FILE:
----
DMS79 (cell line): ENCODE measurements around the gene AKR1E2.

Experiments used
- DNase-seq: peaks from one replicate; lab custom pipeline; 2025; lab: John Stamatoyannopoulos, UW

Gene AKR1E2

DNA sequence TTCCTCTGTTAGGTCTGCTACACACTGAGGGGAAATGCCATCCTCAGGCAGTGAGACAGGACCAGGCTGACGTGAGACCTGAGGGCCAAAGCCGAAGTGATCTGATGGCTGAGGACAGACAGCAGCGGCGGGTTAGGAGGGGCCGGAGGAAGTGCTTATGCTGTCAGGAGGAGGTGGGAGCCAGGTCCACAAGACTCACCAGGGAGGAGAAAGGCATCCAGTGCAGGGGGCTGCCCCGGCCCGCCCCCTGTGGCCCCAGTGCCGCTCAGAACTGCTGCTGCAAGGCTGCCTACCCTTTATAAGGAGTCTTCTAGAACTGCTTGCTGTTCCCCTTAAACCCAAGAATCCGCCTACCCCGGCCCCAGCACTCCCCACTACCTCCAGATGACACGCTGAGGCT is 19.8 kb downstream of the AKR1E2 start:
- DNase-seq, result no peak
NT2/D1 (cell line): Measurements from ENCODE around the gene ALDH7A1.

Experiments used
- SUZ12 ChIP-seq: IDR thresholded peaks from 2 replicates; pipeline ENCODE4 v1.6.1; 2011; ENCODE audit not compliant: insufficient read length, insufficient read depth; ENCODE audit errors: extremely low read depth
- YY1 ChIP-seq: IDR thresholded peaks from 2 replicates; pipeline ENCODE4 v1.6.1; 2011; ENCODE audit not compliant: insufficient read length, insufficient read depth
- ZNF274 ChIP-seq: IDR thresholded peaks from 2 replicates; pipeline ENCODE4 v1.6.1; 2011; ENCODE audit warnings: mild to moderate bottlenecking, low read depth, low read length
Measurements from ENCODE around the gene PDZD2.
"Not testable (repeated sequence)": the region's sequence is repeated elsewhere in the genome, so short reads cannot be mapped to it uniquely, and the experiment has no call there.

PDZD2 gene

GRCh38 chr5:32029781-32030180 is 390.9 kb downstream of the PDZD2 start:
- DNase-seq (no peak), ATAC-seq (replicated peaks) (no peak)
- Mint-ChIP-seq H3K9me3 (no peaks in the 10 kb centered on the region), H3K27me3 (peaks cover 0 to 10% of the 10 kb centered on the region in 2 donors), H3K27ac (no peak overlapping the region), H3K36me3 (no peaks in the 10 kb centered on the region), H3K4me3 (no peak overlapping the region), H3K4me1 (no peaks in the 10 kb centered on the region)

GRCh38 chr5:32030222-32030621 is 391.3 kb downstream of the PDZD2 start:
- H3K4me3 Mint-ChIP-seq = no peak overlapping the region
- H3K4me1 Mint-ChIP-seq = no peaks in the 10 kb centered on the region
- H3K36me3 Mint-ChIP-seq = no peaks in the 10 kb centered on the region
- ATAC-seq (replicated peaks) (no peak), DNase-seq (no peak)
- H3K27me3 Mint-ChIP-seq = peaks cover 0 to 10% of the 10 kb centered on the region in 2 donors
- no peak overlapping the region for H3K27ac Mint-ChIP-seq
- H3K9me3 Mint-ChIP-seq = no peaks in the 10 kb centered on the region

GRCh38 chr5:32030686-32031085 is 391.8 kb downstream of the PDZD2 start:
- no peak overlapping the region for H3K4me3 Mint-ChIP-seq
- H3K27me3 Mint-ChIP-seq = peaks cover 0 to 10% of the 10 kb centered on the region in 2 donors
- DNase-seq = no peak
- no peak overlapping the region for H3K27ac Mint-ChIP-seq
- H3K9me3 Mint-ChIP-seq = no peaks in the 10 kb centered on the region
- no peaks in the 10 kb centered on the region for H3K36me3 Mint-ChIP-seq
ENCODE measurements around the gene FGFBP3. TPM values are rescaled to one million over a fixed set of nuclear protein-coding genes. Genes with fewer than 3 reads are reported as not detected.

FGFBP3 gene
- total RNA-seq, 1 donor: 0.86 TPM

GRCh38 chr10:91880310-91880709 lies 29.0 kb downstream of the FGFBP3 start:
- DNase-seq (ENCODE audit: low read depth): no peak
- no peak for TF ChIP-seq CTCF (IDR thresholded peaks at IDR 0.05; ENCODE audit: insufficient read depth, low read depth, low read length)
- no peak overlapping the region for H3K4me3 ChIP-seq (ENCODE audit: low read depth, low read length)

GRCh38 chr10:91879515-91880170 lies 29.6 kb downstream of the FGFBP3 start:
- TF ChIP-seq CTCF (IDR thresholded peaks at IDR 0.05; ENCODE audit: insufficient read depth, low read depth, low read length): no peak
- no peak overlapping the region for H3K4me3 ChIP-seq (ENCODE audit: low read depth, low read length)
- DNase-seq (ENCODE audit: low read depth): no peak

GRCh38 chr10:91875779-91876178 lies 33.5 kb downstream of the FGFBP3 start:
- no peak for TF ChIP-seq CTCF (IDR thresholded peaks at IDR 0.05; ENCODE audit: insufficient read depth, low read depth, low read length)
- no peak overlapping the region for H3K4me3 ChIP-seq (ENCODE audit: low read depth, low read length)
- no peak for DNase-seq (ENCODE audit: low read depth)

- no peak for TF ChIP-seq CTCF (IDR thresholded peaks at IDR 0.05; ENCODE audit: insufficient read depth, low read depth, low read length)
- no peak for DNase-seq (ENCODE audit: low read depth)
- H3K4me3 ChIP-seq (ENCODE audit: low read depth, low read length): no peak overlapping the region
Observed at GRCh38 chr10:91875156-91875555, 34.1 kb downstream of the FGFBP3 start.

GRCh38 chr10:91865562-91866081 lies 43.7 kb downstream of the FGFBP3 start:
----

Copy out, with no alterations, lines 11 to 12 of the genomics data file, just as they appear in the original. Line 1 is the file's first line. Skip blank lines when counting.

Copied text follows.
- ZNF274 ChIP-seq: IDR thresholded peaks from 2 replicates; pipeline ENCODE4 v1.6.1; 2011; ENCODE audit warnings: mild to moderate bottlenecking, low read depth, low read length
Measurements from ENCODE around the gene PDZD2.